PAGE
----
Kill the Bill: Protesters to organize ‘police brutality walking tour’ in Brighton today Brighton News

ACTIVISTS will take to the streets again today to protest a controversial police bill.

Kill the Bill campaigners are due to meet in Victoria Gardens in Brighton at 12:30 p.m. to protest against the Police, Crime, Sentencing and Courts Bill, to coincide with a debate in the House of Commons today.

The protesters say they are taking a “police brutality walking tour” and are heading to specific locations in the city where acts of violence are believed to have been committed by police officers.

These include Victoria Gardens, where police held and handcuffed a woman during a vigil for Sarah Everard in March.

Some criticized the force for its “heavy-handed” approach after video of the incident was released.

A spokeswoman for Kill the Bill Brighton said: “The people of Brighton and Hove will continue to protest and oppose the Police, Crime, Sentencing and Courts Bill until that it be rejected by Parliament.

“We oppose this bill because it poses a huge threat to all of our communities and our civil liberties. If this bill passes, it will give police unprecedented powers and end the right to protest in the city. UK.

“The people of our city will not accept this authoritarian posture of the government of Boris Johnson.

“We are against the police bill, against police brutality, against the prison state, against misogyny and racism – and to demand a future where we all have the right to protest, a future where we are all safe.”

The Police, Crime, Sentencing and Courts Bill would mean police could impose more restrictions on protests, including start and end times and noise limits.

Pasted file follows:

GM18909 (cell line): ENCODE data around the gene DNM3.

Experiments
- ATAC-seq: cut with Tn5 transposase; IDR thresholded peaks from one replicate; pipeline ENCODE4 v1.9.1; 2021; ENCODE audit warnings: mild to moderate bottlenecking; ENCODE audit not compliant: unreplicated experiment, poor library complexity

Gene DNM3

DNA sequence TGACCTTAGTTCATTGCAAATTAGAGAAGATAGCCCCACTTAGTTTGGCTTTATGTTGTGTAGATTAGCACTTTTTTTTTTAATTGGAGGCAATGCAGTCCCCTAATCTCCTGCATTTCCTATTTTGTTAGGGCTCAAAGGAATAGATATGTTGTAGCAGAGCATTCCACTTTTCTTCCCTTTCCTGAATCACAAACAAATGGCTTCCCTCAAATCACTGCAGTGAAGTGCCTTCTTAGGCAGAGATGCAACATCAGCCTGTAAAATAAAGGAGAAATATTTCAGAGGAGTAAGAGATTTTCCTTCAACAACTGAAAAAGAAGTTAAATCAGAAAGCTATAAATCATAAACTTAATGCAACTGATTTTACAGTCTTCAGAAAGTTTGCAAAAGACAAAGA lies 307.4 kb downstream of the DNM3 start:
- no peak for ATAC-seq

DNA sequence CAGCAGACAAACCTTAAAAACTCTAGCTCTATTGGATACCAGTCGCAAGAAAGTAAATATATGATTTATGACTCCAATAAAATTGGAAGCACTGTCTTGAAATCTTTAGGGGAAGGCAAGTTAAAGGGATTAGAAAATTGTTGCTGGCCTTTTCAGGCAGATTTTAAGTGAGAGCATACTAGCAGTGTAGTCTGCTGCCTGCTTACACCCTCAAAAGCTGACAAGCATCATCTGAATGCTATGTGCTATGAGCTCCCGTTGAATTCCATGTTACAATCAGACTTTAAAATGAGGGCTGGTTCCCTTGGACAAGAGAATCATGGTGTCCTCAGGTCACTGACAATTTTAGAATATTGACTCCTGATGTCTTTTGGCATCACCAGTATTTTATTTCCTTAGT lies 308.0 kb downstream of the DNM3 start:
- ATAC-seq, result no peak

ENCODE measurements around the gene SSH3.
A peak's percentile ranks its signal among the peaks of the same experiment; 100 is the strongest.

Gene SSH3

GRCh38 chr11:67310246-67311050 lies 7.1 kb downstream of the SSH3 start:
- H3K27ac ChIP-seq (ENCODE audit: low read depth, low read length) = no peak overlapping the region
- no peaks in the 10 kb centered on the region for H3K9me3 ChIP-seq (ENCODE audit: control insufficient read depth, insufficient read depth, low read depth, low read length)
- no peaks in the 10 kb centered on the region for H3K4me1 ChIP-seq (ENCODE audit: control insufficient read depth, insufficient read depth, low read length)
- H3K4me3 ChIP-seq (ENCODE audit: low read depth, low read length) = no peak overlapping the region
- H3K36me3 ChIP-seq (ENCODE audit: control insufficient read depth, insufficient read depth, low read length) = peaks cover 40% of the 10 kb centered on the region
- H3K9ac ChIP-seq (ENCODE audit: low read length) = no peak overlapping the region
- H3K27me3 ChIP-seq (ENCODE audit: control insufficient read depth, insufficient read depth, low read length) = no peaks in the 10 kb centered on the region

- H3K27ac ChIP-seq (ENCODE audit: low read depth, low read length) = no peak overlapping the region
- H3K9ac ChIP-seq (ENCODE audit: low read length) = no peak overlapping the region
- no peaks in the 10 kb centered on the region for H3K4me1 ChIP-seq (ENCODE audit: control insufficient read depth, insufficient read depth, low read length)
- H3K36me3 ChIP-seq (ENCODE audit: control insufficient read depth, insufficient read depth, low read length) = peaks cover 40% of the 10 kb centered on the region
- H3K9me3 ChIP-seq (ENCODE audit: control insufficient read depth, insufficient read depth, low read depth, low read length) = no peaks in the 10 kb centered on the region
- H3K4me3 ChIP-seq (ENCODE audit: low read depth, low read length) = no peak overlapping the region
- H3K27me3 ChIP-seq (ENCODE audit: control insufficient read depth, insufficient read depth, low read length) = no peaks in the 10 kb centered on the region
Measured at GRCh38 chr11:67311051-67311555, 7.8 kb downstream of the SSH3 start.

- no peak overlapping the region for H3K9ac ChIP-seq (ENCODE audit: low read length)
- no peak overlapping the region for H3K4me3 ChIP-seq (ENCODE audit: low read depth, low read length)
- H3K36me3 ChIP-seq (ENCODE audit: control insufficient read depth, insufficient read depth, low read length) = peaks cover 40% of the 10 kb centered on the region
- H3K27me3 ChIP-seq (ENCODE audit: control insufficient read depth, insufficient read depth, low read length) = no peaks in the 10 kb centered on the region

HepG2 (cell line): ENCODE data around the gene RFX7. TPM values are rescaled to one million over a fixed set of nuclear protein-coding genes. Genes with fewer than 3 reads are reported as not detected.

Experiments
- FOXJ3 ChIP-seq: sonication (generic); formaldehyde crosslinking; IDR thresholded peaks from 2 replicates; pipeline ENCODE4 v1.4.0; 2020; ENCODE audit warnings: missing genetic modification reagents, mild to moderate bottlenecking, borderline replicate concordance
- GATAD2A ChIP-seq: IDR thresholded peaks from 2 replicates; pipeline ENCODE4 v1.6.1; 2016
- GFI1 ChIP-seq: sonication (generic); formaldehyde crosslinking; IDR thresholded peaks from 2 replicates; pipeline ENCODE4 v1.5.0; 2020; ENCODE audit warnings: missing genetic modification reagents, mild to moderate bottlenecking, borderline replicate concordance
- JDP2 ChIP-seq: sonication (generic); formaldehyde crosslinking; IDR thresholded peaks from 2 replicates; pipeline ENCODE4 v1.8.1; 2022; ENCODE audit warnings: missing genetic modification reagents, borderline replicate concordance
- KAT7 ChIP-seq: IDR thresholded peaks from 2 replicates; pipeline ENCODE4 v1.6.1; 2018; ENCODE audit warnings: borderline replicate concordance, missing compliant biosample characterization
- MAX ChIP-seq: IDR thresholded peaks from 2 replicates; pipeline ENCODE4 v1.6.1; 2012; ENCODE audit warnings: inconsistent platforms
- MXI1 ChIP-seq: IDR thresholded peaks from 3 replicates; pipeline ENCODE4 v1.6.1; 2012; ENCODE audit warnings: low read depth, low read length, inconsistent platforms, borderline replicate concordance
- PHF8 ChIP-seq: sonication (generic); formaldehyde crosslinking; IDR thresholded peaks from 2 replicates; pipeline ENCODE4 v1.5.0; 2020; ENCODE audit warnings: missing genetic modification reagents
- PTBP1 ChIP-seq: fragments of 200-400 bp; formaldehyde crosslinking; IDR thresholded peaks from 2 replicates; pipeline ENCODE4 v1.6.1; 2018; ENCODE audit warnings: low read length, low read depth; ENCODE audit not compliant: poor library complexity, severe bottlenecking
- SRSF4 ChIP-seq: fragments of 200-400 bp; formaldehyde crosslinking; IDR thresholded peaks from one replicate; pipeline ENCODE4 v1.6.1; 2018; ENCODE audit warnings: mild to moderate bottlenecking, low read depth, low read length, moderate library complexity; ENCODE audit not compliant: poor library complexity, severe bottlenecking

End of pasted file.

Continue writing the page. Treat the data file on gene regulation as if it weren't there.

These conditions would apply to a single person organizing an event, as well as to groups.

Protesters refusing to comply could be fined up to £ 2,500, according to the proposals.

Currently, the police must show that a demonstration could cause “serious public disturbance, serious material damage or serious disruption in the life of the community” in order to impose restrictions on a demonstration.

In addition, damage to memorials, including statues, could result in up to ten years in prison.

The government said the bill would allow police to take a “more proactive approach” to dealing with “highly disruptive” protests known to cause public unrest.

The bill has sparked widespread protests across the country since its introduction to Parliament, with scenes of violence in Bristol earlier this year.

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This notice was published: 2021-06-24 10:08:37

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